Washington (CNN) -- A year after Congress voluntarily agreed to give up earmarks -- pork barrel spending projects critics say cost too much and may have an outsized influence on some lawmakers -- the special-interest provisions have crept slowly back into legislation, two senators warned on Wednesday.
"There is an effort under way to go back to earmarking as usual, as it used to be," said Sen. Patrick Toomey, R-Pennsylvania. "I think that would be a disaster for our country and our congress and we intend to do our very best to prevent that."
Toomey and Sen. Claire McCaskill, D-Missouri, unveiled legislation Wednesday to ban earmarks permanently and allow lawmakers to strike them easily if they somehow make it into bills on the House and Senate floors.
"I was proud that we got a temporary ban on earmarks in place. But it's not enough," McCaskill said. "With politicians on both sides of the aisle creatively trying to get around the ban, and talking openly about ending it, it's time to end earmarks permanently."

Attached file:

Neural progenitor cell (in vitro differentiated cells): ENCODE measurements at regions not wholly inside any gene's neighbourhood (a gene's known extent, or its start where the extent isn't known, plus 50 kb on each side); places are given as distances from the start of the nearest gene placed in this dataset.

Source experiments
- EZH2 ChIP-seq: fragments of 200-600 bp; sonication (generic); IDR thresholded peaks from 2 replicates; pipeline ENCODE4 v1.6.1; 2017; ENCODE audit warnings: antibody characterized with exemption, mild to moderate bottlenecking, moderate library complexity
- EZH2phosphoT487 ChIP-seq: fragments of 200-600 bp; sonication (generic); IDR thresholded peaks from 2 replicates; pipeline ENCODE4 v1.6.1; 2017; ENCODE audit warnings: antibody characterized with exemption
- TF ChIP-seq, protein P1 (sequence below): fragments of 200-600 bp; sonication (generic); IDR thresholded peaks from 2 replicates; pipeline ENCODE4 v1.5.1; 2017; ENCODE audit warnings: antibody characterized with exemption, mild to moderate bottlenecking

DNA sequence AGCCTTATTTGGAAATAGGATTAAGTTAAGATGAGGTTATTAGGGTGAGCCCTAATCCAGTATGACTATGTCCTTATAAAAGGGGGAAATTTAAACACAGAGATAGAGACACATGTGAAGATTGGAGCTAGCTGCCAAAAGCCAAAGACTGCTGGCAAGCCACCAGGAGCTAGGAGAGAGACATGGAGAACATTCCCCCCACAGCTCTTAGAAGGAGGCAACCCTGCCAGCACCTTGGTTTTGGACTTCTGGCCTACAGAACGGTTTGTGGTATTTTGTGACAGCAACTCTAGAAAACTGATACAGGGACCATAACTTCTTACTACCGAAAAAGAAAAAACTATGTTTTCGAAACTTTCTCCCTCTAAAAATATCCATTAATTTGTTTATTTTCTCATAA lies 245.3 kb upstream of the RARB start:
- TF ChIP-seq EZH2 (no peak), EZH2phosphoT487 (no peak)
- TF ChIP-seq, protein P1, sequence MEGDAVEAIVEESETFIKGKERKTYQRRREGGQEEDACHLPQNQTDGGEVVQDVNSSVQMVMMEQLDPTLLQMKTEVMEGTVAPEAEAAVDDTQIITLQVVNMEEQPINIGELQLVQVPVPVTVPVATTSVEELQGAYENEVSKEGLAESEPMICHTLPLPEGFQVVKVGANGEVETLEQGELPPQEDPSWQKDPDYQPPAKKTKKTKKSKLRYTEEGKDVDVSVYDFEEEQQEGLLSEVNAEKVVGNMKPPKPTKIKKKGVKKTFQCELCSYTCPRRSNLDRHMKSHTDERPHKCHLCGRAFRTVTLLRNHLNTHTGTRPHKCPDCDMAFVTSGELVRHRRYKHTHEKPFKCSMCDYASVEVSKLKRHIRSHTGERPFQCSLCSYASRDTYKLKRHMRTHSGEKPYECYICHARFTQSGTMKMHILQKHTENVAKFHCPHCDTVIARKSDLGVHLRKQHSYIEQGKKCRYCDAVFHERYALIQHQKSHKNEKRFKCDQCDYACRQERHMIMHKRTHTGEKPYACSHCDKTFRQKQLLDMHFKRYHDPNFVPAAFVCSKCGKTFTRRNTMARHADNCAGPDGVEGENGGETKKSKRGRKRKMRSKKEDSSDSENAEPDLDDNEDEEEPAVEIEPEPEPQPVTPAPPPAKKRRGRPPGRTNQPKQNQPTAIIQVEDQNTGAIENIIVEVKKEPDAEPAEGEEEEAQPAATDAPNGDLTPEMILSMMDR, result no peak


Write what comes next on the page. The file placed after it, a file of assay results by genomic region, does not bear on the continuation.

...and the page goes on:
As an example of recent earmark creep, the senators pointed with frustration at a defense spending bill in the House earlier this year, which they said lawmakers tried to use to direct funding to specific home state projects.
"It was a massive attempt," McCaskill said. "There was a slush fund created and then members were allowed to offer amendments to use that slush for fund for pet projects. Then they tried to say it was all going to be competitive. Well, you know, if you look at it closely, it just doesn't pass the smell test."
Last year, the Senate easily defeated a two-year moratorium on earmarks. In response to that vote, congressional Republicans vowed to swear them off voluntarily and promised to defeat any measure that contained them.
McCaskill said it would be politically "dangerous" for lawmakers to vote against her bill. However, top Senate aides on both sides of the aisle were reluctant to predict how a vote might turn out.
In addition to banning earmarks, the McCaskill/Toomey bill would create a process by which lawmakers could challenge any provision believed to meet the definition of an earmark, and a two-thirds majority vote would be required to reject the challenge.